While the Rangers did show a willingness to return to the style of attack that helped beat the New Jersey Devils, they still made the same defensive mistakes – the difference being Pittsburgh’s ability to finish off their chances.
Oh there was one other difference. Pittsburgh’s Marc-Andre Fleury outplayed Henrik Lundqvist. While some will say The King played badly because of the five goals allowed on the 17 shots, more often than not Lundqvist was hung out to dry. His sin was not being able to make up for his teammates mistakes – something he did on a regular basis against the Devils. Turnovers, players falling down, players out of position and wingers having to take defensive zone draws all contributed to the loss.
To their credit, the Rangers are not ready to throw in the white towel yet. Despite being down three games, hope still exists in the Rangers locker room.
“I have a very funny feeling about this series. It’s not over,” Jaromir Jagr said. “It’s just my feeling. I don’t know how many believe me, but we’ll see.”
Whether Jagr truly believes what he is saying is a matter that time will tell. It could be that he believes it, or it could just be the captain saying what he is supposed to say. One thing is for certain, if this turns out to be the captain’s last time in a Rangers uniform he is going out doing all that he can do to will his team to victory.
Does Tom Renney insert Petr Prucha and/or Colton Orr into the lineup of does he pull a page out of Phil Esposito’s playbook? During the 1989 playoffs, Esposito gave Mike Richter his taste of NHL action against the Penguins with the Rangers trailing three games to none. Will Renney give Artem Anisimov and/or Greg Moore their first taste of playoff action if any combination of the injured forwards can’t go and does he replace an ineffective Christian Backman with Bobby Sanguinetti or Corey Potter?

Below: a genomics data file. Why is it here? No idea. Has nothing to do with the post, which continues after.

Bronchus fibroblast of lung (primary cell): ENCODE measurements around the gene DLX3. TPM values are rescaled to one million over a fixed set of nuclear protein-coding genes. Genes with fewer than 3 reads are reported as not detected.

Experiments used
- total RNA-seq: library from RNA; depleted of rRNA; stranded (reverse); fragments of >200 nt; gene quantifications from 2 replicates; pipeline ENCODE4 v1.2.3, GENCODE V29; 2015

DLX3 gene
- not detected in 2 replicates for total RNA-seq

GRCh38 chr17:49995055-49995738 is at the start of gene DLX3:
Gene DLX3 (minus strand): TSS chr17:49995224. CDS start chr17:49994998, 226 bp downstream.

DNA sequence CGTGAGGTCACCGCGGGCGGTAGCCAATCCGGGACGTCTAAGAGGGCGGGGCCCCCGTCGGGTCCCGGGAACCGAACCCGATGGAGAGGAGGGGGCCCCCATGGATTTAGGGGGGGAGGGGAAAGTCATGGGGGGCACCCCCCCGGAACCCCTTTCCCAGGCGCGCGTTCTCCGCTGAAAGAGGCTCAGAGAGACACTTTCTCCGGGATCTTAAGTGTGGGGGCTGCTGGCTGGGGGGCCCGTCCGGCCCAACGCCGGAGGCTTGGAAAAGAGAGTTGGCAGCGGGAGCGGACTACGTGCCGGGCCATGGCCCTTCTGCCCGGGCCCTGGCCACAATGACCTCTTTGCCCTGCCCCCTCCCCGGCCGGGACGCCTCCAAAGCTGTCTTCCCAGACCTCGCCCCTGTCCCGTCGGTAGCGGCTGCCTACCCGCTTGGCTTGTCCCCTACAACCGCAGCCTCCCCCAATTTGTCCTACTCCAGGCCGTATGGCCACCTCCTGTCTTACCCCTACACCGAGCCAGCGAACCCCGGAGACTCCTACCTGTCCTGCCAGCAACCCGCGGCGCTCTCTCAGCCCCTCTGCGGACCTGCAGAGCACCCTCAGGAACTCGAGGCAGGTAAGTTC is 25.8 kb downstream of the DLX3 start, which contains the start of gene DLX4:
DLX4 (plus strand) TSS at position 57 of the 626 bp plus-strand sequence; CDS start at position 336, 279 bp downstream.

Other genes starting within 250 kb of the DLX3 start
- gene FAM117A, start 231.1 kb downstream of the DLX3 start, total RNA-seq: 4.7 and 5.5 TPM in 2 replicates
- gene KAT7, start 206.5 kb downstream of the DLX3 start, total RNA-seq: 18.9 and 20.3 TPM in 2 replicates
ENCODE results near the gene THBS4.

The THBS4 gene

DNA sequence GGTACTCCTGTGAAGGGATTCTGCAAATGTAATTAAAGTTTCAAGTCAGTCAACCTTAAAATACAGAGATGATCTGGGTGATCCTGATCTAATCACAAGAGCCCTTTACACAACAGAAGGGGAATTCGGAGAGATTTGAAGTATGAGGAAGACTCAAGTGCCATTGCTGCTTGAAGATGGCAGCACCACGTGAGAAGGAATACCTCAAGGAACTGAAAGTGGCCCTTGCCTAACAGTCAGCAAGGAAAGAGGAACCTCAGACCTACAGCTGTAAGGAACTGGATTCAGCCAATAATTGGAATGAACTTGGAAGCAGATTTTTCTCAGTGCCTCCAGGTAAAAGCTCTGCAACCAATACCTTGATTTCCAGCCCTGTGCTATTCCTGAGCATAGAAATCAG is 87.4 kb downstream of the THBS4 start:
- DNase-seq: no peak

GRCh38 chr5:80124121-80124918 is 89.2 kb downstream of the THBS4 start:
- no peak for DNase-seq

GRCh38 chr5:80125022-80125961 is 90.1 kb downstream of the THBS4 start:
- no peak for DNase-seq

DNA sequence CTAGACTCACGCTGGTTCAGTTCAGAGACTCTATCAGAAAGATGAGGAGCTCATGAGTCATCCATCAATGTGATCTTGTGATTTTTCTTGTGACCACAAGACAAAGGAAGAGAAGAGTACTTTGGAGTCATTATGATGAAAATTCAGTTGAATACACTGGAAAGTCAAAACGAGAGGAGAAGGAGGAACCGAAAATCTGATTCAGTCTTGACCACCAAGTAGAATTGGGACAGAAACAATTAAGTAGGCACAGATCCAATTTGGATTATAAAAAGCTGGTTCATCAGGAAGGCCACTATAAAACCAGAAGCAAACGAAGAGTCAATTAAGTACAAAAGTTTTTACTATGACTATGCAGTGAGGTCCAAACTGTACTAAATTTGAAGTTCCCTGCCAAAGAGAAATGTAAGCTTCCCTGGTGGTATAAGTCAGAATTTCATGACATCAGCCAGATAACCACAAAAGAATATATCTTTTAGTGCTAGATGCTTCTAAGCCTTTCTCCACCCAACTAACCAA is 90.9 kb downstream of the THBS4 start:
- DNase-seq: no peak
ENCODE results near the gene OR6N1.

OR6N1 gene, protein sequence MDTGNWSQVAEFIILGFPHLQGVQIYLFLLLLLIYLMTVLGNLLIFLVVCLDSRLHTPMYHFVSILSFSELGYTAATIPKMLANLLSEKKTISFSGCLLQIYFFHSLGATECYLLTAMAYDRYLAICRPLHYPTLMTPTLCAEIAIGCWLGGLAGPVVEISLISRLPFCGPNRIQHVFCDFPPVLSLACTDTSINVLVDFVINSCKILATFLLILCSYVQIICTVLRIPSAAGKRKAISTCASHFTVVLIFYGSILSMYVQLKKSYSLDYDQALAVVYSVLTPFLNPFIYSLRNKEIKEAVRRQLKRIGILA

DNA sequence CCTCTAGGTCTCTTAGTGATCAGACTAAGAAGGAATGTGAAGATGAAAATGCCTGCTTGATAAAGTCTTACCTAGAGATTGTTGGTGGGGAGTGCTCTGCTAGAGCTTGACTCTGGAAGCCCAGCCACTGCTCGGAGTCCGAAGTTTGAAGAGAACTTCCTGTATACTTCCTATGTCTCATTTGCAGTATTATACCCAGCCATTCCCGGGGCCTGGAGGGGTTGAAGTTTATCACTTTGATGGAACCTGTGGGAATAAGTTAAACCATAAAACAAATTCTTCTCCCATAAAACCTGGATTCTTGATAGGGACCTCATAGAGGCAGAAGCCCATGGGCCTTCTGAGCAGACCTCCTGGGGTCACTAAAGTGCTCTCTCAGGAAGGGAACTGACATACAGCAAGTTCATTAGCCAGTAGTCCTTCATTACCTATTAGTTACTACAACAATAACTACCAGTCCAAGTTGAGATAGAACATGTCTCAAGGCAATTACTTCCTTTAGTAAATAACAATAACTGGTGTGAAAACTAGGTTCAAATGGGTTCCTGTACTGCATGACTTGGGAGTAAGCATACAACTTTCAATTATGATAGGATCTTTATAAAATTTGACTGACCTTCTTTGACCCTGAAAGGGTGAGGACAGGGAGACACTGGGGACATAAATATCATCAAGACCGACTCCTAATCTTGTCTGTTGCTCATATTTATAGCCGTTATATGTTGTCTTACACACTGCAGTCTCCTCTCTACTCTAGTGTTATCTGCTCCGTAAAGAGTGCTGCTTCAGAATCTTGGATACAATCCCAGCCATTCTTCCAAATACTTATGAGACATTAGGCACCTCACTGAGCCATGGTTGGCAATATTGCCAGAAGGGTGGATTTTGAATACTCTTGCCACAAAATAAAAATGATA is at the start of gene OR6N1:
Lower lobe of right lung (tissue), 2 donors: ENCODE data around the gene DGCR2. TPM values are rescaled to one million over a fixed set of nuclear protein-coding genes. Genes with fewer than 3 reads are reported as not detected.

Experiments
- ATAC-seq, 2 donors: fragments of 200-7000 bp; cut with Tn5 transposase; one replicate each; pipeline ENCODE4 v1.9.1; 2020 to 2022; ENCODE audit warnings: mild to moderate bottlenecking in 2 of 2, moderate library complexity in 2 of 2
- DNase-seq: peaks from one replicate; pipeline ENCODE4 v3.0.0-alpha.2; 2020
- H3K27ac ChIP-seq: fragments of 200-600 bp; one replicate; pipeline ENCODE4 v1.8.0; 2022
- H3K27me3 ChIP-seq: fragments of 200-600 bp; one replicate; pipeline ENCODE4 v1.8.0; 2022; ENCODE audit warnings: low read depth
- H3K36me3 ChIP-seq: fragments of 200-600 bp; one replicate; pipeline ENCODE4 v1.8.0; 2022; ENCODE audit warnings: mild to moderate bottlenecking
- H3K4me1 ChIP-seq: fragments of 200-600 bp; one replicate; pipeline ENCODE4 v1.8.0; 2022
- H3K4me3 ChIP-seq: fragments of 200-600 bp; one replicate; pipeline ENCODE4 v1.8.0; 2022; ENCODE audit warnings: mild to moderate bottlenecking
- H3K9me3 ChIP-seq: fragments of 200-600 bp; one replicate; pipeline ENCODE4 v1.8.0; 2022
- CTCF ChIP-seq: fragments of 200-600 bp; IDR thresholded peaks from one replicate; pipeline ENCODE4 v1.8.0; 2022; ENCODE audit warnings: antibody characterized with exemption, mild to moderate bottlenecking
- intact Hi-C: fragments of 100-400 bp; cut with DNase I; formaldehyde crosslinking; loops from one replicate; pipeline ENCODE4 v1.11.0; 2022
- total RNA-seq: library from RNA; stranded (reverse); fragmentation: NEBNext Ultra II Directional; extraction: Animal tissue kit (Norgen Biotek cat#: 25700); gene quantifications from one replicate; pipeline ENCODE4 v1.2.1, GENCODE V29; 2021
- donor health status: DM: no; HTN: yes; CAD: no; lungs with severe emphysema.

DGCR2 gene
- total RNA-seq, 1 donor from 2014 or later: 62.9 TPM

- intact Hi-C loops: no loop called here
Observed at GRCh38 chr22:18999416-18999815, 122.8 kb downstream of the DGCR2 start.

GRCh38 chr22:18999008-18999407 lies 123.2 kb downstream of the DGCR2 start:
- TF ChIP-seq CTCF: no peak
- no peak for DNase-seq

According to Sam Weinman of the Journal News, Moore and P.A. Parenteau were on the ice at practice today.
In the end, it really doesn’t matter who is in the lineup and who isn’t. The bottom line is the Rangers have to revisit their play against the Devils if they want to extend the season at least one more game. We saw flashes of it last night as the Rangers managed to get more traffic in front of Fleury and relied on some forechecking to create scoring chances from behind the net. The Rangers need to translate that sense of urgency to their moribund power play. It is amazing that a team that has so much success when they move their feet and commit to forechecking can be so passive when it comes to their power play.
Rather than carry over that idea of player (and puck) movement, the Rangers become five statues content on passing the puck on the perimeter in a fruitless search for the perfect shot on goal. If the Rangers were as committed to moving the puck and themselves on the power play, they would find that the clogged shooting lanes would open up.
Obviously, the Rangers also need to stay out of the penalty box. While it is impossible for the Rangers not take penalties, they are in no position to take the lazy and careless penalties they took in Game 3 (see Callahan and Hollweg).
No one knows for sure how much longer the Rangers season will last. However, Rick Carpiniello of the Journal News relayed an excellent story that pretty much sums up the Rangers situation.
“It’s been said often in this situation. The first time I heard it, it came from Rangers coach Ted Sator, whose team was down 3-0. ‘One way or another,’ he said, ‘we’ll be history.'”